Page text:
adrenal corticosteroids, antagonists, corticotropin pituitary system, and aldosterone, whose biosynthesis is largely dependent on the renin-angiotensin system.
Numerous analogues have been made in which the major actions have been separated.
When the adrenal cortex fails (Addison's disease) adrenocortical steroids are available for replacement therapy, but their chief use in medicine is for their anti-inflammatory and immunosuppressive effects (pharmacotherapy). These are obtained only when the drugs are given in doses far above those needed for physiological replacement. Various metabolic effects, which are of the greatest importance to the normal functioning of the body, then become adverse effects. Much successful effort has gone into separating glucocorticoid from mineralocorticoid effects1 and some steroids, e.g. dexamethasone, have virtually no mineralocorticoid activity. But it has not yet proved possible to separate the glucocorticoid effects from each other, so that if a steroid is used for its anti-inflammatory action the risks, e.g. of osteoporosis, diabetes, remain.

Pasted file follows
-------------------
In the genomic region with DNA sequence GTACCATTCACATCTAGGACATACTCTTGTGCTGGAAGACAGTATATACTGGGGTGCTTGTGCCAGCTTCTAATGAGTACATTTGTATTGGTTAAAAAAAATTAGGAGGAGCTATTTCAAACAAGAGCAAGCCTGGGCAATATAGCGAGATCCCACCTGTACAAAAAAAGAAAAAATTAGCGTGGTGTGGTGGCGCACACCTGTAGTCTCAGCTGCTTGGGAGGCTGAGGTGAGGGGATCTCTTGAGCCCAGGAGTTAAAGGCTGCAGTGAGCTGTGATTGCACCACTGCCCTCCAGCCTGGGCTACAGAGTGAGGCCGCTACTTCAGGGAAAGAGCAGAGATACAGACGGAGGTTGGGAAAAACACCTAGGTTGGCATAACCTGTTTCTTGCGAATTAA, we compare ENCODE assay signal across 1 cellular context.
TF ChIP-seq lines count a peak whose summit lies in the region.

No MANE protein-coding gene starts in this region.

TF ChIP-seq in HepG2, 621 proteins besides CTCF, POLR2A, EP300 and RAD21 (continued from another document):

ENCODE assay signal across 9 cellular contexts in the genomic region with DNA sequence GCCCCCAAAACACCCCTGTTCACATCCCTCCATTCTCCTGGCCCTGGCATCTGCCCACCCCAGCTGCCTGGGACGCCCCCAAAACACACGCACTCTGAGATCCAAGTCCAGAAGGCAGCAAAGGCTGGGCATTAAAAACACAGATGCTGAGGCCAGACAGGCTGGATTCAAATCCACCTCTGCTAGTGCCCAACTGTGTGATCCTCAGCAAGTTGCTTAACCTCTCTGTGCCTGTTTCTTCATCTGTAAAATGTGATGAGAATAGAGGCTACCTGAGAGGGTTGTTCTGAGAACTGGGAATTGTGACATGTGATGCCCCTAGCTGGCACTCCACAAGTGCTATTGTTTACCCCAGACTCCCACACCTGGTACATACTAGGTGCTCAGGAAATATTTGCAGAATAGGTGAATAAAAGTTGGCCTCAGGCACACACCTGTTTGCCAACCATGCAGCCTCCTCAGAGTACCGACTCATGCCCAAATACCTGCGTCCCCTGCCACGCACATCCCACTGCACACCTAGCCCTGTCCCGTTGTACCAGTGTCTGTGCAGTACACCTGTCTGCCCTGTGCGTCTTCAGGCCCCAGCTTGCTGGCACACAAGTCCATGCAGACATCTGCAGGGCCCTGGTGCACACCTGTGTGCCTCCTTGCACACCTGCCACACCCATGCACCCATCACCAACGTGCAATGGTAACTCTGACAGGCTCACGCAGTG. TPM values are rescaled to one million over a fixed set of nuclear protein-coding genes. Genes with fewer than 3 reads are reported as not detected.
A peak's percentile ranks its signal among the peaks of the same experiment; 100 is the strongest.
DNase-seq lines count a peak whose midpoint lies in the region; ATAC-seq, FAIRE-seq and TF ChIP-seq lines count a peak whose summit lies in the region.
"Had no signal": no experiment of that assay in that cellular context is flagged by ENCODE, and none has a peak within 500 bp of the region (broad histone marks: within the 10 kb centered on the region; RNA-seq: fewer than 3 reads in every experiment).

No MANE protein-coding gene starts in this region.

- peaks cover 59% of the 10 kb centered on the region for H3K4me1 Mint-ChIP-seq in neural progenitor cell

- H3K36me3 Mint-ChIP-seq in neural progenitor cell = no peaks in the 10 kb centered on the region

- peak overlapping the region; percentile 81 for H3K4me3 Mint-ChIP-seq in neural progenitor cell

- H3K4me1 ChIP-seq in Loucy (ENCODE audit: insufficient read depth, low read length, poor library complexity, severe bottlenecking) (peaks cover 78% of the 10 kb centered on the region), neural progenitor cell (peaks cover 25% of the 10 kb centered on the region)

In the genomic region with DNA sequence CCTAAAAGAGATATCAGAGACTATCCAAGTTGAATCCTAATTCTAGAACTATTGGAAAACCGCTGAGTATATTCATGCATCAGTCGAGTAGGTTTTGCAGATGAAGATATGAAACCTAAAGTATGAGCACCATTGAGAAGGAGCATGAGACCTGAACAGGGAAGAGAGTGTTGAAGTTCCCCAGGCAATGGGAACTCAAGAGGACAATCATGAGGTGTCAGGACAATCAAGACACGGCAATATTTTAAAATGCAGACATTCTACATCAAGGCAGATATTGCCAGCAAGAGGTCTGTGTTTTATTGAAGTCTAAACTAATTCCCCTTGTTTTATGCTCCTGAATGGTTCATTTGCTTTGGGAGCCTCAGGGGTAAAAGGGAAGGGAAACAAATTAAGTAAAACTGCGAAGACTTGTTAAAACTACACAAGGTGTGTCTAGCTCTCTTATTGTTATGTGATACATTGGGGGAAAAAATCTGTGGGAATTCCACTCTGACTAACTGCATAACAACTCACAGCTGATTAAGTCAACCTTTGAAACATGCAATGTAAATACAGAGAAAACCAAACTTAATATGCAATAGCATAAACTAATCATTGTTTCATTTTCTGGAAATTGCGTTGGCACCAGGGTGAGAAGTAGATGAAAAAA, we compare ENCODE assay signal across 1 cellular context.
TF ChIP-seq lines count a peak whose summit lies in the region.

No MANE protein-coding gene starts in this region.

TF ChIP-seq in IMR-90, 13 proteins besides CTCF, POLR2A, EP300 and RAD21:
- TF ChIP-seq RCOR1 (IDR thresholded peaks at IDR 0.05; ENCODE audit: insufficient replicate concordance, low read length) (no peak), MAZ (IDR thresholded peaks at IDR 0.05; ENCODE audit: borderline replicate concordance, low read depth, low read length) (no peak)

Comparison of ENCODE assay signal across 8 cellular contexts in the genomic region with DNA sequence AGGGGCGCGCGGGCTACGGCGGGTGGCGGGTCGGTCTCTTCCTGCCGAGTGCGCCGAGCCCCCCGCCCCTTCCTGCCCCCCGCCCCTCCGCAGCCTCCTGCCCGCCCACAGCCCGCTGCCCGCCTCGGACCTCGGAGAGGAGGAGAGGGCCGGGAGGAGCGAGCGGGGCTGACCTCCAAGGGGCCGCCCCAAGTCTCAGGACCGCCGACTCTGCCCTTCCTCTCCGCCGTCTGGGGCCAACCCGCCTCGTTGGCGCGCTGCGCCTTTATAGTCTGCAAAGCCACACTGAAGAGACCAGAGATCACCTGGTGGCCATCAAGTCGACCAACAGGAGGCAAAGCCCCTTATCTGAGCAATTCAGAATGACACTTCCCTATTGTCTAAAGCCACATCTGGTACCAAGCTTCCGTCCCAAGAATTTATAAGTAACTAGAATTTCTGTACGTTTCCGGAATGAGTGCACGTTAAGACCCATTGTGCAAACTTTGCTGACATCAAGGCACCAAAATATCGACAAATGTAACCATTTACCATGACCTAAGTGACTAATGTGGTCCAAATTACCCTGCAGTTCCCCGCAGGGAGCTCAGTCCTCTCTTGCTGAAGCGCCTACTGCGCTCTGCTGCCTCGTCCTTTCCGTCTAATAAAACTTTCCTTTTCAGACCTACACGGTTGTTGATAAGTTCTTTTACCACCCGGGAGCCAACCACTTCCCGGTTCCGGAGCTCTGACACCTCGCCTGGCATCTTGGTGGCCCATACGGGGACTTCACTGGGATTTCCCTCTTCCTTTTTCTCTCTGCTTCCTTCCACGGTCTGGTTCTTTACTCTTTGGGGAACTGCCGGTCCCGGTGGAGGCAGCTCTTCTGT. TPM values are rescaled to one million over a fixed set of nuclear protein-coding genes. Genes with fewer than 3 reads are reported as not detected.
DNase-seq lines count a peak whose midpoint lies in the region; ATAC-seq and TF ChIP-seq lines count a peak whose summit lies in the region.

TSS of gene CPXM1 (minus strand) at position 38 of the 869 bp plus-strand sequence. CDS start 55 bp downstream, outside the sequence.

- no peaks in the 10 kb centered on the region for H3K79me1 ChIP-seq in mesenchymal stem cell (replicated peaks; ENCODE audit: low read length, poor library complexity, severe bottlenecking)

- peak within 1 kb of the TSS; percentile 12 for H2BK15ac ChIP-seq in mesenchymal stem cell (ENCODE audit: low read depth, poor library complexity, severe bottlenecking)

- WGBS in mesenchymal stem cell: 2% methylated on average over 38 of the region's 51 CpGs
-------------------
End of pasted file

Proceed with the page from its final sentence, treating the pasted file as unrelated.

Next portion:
In the account that follows, the effects of hydrocortisone will be described and then other steroids in so far as they differ. In the context of this chapter 'adrenal steroid' means a substance with hydro-cortisone-like activity. Androgens are described in Chapter 37.
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